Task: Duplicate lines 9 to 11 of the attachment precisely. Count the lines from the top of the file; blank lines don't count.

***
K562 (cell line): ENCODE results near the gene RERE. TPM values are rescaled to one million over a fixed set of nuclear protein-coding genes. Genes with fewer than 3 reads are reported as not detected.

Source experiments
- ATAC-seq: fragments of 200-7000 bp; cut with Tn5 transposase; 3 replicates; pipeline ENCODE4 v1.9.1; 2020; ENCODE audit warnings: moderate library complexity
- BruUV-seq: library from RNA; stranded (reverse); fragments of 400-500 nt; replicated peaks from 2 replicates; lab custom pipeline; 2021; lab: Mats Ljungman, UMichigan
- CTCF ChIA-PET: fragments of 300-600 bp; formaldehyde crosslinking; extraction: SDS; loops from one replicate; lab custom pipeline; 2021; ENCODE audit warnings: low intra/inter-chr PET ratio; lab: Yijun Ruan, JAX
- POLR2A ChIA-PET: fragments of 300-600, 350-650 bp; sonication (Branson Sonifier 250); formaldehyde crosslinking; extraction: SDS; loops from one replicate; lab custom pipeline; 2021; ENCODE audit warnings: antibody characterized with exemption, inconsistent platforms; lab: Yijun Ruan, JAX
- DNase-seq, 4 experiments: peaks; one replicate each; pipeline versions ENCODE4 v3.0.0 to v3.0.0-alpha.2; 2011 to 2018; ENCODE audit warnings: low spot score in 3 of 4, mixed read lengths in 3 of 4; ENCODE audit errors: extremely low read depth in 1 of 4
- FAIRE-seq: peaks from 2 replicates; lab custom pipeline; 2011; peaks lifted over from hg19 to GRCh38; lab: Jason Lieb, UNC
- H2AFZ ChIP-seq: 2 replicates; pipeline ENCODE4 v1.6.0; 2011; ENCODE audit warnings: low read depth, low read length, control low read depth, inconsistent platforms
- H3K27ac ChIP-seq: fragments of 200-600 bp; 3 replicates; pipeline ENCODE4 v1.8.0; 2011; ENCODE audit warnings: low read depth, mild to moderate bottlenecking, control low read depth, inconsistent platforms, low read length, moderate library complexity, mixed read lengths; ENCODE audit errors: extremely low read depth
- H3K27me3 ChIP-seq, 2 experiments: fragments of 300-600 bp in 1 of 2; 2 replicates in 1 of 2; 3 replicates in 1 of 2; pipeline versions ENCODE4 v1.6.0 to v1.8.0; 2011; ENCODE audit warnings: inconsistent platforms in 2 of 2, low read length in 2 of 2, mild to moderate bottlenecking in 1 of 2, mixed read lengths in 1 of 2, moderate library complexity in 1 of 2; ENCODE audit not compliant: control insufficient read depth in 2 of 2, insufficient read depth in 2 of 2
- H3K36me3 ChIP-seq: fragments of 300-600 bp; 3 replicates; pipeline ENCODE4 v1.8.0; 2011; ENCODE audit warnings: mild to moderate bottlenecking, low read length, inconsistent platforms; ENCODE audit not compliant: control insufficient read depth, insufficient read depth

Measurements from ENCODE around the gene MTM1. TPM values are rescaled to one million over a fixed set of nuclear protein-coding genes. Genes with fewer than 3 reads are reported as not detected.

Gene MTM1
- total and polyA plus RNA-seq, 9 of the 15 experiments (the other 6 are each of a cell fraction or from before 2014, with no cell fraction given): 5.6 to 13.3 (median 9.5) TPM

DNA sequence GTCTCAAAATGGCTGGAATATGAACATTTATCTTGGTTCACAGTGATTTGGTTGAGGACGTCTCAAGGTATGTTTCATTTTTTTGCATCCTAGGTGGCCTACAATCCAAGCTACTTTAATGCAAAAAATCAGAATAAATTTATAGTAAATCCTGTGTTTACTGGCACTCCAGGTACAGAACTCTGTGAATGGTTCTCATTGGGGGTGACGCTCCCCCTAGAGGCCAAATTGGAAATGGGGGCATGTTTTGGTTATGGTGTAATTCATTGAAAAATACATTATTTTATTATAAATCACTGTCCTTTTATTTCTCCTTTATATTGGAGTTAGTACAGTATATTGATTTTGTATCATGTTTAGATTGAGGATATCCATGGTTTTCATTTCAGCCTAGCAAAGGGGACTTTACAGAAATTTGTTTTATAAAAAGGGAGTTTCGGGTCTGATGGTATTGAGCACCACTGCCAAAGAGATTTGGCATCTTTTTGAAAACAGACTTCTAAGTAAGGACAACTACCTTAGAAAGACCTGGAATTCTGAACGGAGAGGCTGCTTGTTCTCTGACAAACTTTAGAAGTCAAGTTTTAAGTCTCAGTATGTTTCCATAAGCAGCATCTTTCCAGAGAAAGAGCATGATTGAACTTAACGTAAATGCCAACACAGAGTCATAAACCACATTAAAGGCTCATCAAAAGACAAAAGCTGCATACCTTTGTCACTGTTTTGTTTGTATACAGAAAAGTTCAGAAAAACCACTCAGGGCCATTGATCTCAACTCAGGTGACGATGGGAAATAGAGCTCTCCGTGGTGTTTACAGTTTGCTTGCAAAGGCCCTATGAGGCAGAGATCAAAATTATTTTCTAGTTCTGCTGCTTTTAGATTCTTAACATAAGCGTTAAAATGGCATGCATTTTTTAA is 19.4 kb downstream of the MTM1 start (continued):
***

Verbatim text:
- H2AFZ ChIP-seq: 2 replicates; pipeline ENCODE4 v1.6.0; 2011; ENCODE audit warnings: low read depth, low read length, control low read depth, inconsistent platforms
- H3K27ac ChIP-seq: fragments of 200-600 bp; 3 replicates; pipeline ENCODE4 v1.8.0; 2011; ENCODE audit warnings: low read depth, mild to moderate bottlenecking, control low read depth, inconsistent platforms, low read length, moderate library complexity, mixed read lengths; ENCODE audit errors: extremely low read depth
- H3K27me3 ChIP-seq, 2 experiments: fragments of 300-600 bp in 1 of 2; 2 replicates in 1 of 2; 3 replicates in 1 of 2; pipeline versions ENCODE4 v1.6.0 to v1.8.0; 2011; ENCODE audit warnings: inconsistent platforms in 2 of 2, low read length in 2 of 2, mild to moderate bottlenecking in 1 of 2, mixed read lengths in 1 of 2, moderate library complexity in 1 of 2; ENCODE audit not compliant: control insufficient read depth in 2 of 2, insufficient read depth in 2 of 2